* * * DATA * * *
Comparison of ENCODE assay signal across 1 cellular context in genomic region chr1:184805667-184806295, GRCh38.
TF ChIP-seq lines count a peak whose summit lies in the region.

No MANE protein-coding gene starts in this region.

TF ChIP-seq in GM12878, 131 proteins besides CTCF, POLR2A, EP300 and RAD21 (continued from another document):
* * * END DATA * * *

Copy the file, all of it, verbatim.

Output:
Comparison of ENCODE assay signal across 1 cellular context in genomic region chr1:184805667-184806295, GRCh38.
TF ChIP-seq lines count a peak whose summit lies in the region.

No MANE protein-coding gene starts in this region.

TF ChIP-seq in GM12878, 131 proteins besides CTCF, POLR2A, EP300 and RAD21 (continued from another document):